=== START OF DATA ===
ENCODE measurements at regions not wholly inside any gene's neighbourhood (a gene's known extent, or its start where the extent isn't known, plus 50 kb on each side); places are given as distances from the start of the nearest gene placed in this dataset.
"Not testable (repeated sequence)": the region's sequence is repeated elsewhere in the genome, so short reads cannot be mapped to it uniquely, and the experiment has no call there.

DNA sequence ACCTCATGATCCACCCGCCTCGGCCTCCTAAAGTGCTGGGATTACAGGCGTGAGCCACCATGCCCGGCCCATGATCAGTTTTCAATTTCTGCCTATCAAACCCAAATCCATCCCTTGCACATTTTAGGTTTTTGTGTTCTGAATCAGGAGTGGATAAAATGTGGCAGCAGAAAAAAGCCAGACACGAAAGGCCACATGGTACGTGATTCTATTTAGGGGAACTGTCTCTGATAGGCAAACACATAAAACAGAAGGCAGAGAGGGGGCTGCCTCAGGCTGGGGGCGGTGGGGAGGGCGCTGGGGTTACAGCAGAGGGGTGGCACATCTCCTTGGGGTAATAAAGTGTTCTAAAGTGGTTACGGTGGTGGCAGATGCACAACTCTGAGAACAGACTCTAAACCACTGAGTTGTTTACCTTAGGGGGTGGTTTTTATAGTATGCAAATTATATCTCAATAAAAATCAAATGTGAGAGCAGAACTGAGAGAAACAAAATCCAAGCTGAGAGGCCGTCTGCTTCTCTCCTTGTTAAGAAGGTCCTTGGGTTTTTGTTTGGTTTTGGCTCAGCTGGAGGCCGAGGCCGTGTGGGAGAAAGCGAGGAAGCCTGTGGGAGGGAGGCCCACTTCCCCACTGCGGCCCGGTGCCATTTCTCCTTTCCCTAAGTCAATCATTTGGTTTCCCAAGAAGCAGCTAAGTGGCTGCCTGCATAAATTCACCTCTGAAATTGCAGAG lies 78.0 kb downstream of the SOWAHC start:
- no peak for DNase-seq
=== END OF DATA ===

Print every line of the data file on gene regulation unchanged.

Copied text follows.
ENCODE measurements at regions not wholly inside any gene's neighbourhood (a gene's known extent, or its start where the extent isn't known, plus 50 kb on each side); places are given as distances from the start of the nearest gene placed in this dataset.
"Not testable (repeated sequence)": the region's sequence is repeated elsewhere in the genome, so short reads cannot be mapped to it uniquely, and the experiment has no call there.

DNA sequence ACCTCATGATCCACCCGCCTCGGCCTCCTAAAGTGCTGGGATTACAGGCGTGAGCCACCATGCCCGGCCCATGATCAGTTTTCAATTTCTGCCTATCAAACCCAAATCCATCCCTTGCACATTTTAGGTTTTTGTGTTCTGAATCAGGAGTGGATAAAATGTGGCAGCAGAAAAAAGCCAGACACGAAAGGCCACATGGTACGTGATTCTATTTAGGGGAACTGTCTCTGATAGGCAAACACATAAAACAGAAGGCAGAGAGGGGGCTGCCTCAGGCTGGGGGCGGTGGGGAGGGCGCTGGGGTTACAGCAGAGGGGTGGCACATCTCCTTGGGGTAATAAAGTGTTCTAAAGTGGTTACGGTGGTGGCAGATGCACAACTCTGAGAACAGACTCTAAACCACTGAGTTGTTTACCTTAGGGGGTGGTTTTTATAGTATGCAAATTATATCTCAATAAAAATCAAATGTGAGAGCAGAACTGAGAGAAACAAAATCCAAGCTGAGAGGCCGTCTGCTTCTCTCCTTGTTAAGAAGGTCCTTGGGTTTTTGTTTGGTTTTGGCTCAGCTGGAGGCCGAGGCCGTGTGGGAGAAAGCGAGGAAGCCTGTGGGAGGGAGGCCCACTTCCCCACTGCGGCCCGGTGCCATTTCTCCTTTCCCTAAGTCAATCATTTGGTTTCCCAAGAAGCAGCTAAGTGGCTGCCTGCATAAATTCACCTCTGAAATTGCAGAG lies 78.0 kb downstream of the SOWAHC start:
- no peak for DNase-seq